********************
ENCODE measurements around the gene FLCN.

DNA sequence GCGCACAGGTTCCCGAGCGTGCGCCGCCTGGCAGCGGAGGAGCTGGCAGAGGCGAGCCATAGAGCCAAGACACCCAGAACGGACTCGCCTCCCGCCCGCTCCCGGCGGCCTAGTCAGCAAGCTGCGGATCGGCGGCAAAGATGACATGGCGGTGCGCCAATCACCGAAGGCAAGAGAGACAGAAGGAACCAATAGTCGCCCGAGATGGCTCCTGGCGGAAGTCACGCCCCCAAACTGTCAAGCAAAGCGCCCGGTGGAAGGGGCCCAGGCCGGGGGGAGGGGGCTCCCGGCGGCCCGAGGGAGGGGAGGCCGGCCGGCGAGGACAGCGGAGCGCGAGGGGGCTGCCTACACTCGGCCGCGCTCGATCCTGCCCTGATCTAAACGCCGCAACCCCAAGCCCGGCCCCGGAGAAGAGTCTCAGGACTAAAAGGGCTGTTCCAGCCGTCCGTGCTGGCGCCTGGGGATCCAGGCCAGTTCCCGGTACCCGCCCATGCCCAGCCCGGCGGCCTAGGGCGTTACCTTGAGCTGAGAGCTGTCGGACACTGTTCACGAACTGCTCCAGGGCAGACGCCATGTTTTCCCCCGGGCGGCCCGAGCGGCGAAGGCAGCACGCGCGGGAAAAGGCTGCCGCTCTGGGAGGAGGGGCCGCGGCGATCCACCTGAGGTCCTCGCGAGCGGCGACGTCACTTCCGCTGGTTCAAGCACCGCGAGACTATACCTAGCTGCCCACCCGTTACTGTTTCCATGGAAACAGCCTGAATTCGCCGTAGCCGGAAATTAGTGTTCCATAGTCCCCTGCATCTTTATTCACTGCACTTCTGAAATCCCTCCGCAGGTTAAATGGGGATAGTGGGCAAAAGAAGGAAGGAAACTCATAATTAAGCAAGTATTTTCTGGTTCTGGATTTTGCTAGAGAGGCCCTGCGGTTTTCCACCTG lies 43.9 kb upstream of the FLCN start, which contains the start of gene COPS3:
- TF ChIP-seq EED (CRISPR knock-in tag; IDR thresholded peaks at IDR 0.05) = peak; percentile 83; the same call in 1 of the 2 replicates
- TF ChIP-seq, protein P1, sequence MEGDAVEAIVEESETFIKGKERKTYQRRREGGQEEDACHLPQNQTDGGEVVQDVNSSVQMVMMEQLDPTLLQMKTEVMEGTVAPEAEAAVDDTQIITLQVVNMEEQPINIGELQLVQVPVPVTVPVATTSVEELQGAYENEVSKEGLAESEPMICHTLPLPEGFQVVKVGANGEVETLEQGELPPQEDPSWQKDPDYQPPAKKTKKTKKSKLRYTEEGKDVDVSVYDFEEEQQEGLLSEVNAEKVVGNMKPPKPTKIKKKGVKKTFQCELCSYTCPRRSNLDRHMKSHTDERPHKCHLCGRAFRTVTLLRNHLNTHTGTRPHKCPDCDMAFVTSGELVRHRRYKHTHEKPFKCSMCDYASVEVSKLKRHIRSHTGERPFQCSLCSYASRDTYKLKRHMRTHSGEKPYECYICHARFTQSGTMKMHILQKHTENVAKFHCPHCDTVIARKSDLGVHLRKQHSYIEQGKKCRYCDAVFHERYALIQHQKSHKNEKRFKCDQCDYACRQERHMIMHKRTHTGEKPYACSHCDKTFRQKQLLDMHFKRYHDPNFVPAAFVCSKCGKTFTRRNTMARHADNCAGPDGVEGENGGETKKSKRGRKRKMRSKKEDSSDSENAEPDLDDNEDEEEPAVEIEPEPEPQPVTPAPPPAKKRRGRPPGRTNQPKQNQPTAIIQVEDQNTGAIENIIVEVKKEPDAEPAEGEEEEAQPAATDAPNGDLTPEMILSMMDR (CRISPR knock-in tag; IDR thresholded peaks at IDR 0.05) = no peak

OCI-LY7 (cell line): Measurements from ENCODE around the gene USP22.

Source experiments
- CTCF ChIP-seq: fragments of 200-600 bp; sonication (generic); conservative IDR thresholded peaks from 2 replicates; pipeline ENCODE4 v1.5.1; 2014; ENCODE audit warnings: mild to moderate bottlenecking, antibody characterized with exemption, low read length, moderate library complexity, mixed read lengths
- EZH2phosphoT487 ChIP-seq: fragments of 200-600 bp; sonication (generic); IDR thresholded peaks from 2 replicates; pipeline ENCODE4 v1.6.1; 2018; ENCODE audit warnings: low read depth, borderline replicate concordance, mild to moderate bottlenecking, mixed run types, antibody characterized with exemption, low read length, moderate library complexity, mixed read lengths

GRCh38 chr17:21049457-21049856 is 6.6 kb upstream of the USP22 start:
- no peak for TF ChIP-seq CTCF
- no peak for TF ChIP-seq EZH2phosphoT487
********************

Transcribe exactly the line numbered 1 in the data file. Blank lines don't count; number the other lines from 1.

ENCODE measurements around the gene FLCN.